• It did produce this TRULY EXCELLENT VIDEO, which I am just going to embed for good measure:
  • I’ve also listened to some of a Spanish version, Los Miserables and I liked it a lot! I still think this version or Red and Black is super excellent. (I’ve fallen into the hole of watching Les Mis in different languages, and now I’m watching Daniel Diges in Les Mis Brasil? I mean, who even knows anymore.
  • I haven’t watched many Les Mis Broadway things since of course I’m nearer to the West End production, but this performance at the Tonys is wonderful! I particularly think Eponine, Marius, Enjolras, and Valjean are great. ❤ (That was like…half the people haha. THEY’RE ALL GREAT.)
  • There’s probably a lot more stuff I could say, to be honest, and I will undoubtedly regret not putting something in later, but OH WELL. Here’s an In The Heights/Les Mis mashup.

tv series???

Last year the BBC announced they were making a (non-musical) Les Mis miniseries, written by Andrew Davies, and in February this year he stated that he had just finished writing the first draft. It’s due to air next year, and for one I am very interested to see what it comes up with! I even wrote about the stuff I’d love to see them put in if you want to check it out. 😉 Other Les Mis-related content of mine includes a Jehan cosplay tutorialLes Mis v Hamilton fandom battle, and the Les Mis book tag.

There are, of course, many other adaptations, including several movies, radio plays, and TV series, and it’s very easy to fall into the hole of internet searching. As you can perhaps see by my myriad of links and 1.5k post on this topic. (Me, a Les Mis fan? I mean, maybe a bit.)

do you like musicals? what do you think about les mis? is there a particular fandom which is important to you?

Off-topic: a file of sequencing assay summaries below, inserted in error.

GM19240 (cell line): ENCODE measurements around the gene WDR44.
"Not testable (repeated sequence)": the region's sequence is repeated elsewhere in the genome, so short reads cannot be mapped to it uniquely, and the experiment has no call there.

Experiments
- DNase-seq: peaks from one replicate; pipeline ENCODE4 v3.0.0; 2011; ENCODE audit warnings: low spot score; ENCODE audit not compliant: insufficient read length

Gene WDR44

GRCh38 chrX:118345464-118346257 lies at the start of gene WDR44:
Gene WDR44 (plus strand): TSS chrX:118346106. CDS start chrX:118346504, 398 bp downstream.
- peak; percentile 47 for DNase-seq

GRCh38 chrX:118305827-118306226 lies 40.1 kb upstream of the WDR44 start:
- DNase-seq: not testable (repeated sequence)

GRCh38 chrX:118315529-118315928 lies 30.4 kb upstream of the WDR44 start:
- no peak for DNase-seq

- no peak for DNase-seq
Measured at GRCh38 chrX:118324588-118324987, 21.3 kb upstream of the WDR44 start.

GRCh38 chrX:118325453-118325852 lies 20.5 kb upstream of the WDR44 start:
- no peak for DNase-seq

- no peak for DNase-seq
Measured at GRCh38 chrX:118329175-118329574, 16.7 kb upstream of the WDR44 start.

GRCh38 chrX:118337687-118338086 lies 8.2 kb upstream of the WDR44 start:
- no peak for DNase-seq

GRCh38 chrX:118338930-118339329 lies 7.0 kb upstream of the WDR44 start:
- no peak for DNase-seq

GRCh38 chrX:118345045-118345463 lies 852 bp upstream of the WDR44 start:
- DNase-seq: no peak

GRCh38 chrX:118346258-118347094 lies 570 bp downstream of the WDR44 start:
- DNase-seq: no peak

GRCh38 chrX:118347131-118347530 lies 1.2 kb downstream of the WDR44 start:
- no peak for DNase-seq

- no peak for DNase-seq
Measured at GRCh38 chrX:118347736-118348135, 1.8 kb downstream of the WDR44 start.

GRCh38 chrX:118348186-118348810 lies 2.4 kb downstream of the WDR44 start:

Les Mis v Hamilton

les mis v hamilton final

Two musicals, alike in revolution-ing… Which one is the better? Today I’m joined by the wonderful Evi @ Adventuring Through Pages to present to you the arguments for superiority of two fandoms featuring real historical revolutions: Les Misérables and Hamilton!

team les mis

Hi there! It’s Evi from Adventuring Through Pages! Eve is amazing, and I’m so eager to do this with her. I am covering Les Misérables, as you can see, though it was kinda hard to choose because asldkhflsdk THEY ARE BOTH AMAZING. (Note: this is all, obviously, in good fun. We’re just both massive geeks. 😀 )

1. While Les Mis is set canonically later than Hamilton…we’ve been around a lot longer

Les Misérables was published in 1862, and the musical opened in Paris  in 1980 – its very first performance – and has been around and loved since then. EVERYBODY has heard of Les Mis. It has performed in 44 countries, schools all over the place, and 347 cities. It’s even been made into the 2012 movie! So I think that we technically get authority credit for being so well-loved as compared to these young whippersnappers with their rapping and odd dance moves.

2.The characters are THE BEST

Okay, so maybe it doesn’t say it outright in the book…but Marius is a huge dork, Cosette is the literal cinnamon roll™, Valjean is the best father figure, and the Amis- even though they’re totally epic revolutionaries- all have so many intense personalities. Javert himself is one of the most complex characters on the planet- like, he’s a good guy…but he also wants to get rid of the main character, so that proves a bit difficult. The Thenardiers are an odd bunch as well, because literally everybody hates them but they are also massive comedic relief in the musical & movie. There’s more adorableness and less sass-and-relationship-drama-and-battle-issues-and-people-who-are-literally-the-phrase-“fight-me” as seen in Hamilton.